A year of mourning – capped with a five-day funeral – came to an end, as Thailand’s late king Bhumibol Adulyadej was laid to rest. Hundreds-of-thousands turned out to mourn their former king.
CGTN’s Martin Lowe reports from Bangkok.
It’s something most Thai people never wanted to see; the death of their beloved king, accompanied with the painful process of saying goodbye.
But King Bhumibol himself had told his people that death was a part of life and must be accepted.
Five days of funeral ceremonies are now at an end. The king’s body has been cremated, and his ashes blessed and enshrined at temples alongside the Grand Palace.
An estimated 200,000 people came to Bangkok to witness the funeral events. Millions more attended ceremonies around the country.
“His majesty will be in my memory forever. I will tell my children and my grandchildren to follow him as a role model,” one mourner said. “I think Thailand is only able to exist today because of King Bhumipol Adulyadej.”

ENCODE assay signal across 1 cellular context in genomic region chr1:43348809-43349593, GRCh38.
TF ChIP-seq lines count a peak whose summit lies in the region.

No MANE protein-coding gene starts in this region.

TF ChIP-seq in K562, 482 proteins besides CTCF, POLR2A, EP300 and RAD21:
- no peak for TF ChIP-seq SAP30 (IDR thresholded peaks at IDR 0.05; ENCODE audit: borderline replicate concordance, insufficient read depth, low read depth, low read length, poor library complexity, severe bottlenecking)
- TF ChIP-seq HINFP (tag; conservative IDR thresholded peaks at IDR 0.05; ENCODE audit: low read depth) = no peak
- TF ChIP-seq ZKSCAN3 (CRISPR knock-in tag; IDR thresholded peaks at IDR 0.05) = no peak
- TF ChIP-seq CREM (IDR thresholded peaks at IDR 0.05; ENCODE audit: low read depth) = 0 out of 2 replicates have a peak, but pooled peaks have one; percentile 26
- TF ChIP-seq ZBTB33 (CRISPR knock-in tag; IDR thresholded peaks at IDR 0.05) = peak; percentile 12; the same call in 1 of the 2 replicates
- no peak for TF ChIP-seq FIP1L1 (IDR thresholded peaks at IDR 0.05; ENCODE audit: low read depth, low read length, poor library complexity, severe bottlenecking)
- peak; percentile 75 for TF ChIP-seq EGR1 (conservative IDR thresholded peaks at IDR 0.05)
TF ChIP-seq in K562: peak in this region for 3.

“I have watched the king and his hard work since I was little. I am proud I was able to come and pay my respects,” another said.
An ornate funeral complex, featuring works of art from across the kingdom, was constructed to house dignitaries from more than 40 countries. In all, the ceremonies cost $90 million to stage.
The complex will be open to visitors throughout November.
The goodbye has been a long one, with a full year of mourning capped with five days of funeral rites. But now Thai people must look forward. Many say that as inspiration for the future they will adopt the king’s teachings to live good and useful lives.
The king promoted what he called a “sufficiency economy,” suggesting people live simply and act with moderation, reasonableness, and resilience. There are calls for its widespread adoption as a way to honor the king’s life and work.